Although threatened with arrest, those protesting Walker's claims of trying to balance a budget by union-busting while ladling out corporate tax cuts continued on Sunday. About 70,000 people turned out in spite of continuing cold and snow, which says a lot about the commitment to this cause.
Walker's union-busting drive appears to have little to do with balancing the budget. He notes that public employees are the "haves" and private workers are the "have nots". See unions Debate What to Give to Save Bargaining, New York Times, Feb. 27, 2011. Of course, the reason private workers have lost in the last four decades is that those at the top have captured all the productivity gains and left workers with stagnant or even declining wages and benefits. That is because they managed to stifle unionization through legislation that makes it difficult and through anti-union actions in the employer's shop. Without unions, private workers find it more difficult to fight for decent wages and decent benefits.
It's not that the wages and benefits that public employees have are unreasonable. It is that the wages and benefits--where they are less--that the private employees have are unreasonably stingy.
The anti-union companies and employers like Gov. Walker are trying to plant a wedge that will separate private employees from public employees, making it easier to keep them all in serfdom. And there are political benefits--at least for the Republican party. See Mark Thoma's post, here (quoting Krugman on the political expediency behind the push to get rid of public employee unions).
The unions have conceded that tough times require them to renegotiate many of the concessions they've won, and they've agreed to pay more outright for their pensions and health care. (As David Cay Johnston notes in the item linked below, they actually pay, indirectly, 100% of the costs, since the pension and health care benefits are provisions that they have negotiated for in exchange for lower wages.) Walker has passed four tax cut bills for corporations, that will have a significant long-term cost. So Walker is giving to businesses while taking from local government, universities, medicaid and public employees.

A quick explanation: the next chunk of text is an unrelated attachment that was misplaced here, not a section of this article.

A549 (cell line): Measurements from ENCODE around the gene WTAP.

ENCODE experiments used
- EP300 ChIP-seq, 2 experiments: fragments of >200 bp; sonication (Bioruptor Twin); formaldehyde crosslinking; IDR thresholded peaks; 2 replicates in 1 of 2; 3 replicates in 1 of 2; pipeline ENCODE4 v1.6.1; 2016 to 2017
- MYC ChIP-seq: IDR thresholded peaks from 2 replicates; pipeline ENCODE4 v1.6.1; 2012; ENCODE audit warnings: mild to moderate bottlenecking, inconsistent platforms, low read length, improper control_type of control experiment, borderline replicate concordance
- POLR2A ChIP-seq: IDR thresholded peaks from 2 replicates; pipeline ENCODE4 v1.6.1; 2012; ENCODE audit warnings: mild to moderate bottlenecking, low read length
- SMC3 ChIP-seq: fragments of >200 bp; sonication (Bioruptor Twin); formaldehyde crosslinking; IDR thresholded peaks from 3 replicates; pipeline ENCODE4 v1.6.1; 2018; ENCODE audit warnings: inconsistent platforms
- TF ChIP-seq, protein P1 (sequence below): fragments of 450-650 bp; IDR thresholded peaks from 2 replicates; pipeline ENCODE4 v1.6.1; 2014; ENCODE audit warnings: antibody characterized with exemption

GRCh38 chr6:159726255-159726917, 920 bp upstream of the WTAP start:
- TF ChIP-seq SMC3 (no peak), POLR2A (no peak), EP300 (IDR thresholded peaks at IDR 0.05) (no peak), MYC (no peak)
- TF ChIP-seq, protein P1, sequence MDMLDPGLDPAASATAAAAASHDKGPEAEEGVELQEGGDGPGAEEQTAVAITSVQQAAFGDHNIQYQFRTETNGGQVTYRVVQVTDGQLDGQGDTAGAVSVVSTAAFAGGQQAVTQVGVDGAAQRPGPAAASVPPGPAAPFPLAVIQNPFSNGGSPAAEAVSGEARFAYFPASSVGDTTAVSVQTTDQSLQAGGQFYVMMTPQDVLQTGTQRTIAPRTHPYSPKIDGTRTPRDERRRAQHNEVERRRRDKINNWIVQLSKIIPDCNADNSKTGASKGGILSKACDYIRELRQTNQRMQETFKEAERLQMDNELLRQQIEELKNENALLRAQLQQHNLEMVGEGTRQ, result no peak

For coverage of the Wisconsin situation, see the following:
Rallies for Labor, in Wisconsin and Beyond, New York Times, Feb. 26, 2011.
Moveon.org rallies Gay Groups to Sierra Club behind Unions, Bloomberg.com, Feb. 27, 2011.
AFL-CIL (AFLCIO) on Twitter (reporting at about 9:30 pm that the crowd in the Wisconsin capitol was singing "We Shall Overcome" ).
Are These People Overpaid, Huffington Post, Feb. 25, 2011 (providing information about various workers in Wisconsin, including a paramedic who is paid $43,000 for working 24-hour shifts involving often stressful and heavy labor and a schoolteacher who is in debt from her education and makes only $30,000 a year, not enough to allow cable at home).
Wisconsin Pension Cuts are Actually About Reducing Union 'Cash Wages', David Cay Johnston, Huffington Post (noting that "Out of every dollar that funds Wisconsin' s pension and health insurance plans for state workers, 100 cents comes from the state workers. How can that be? Because the "contributions" consist of money that employees chose to take as deferred wages -- as pensions when they retire -- rather than take immediately in cash. The same is true with the health care plan. If this were not so a serious crime would be taking place, the gift of public funds rather than payment for services").
Dean Baker, The Origins and severity of the Public Pension Crisis, Center for Economic and Policy Research, Feb. 2011 (picked up by Paul Krugman for its neat graph showing that the main cause of funding problems in public pension plans is not ridiculous demands for exorbitant pensions by public employees, but rather the 2007 financial crisis and its impact on returns to pension funds)
Wisconsin Governor Scott Walker Signs Income Tax Cut Into Law: Businesses that Move to Wisconsin Won't Have to Pay Income taxes for Two Years, PostCrescent.com, Feb. 1, 2011 (noting that "The measure joins three others Walker has signed in his first month in office that he said will send a message that Wisconsin is more business friendly. Walker, a Republican, has seen his legislative agenda speed through the Republican-controlled Legislature even though he has yet to explain how he'll pay for everything in light of the state's projected $3 billion budget shortfall").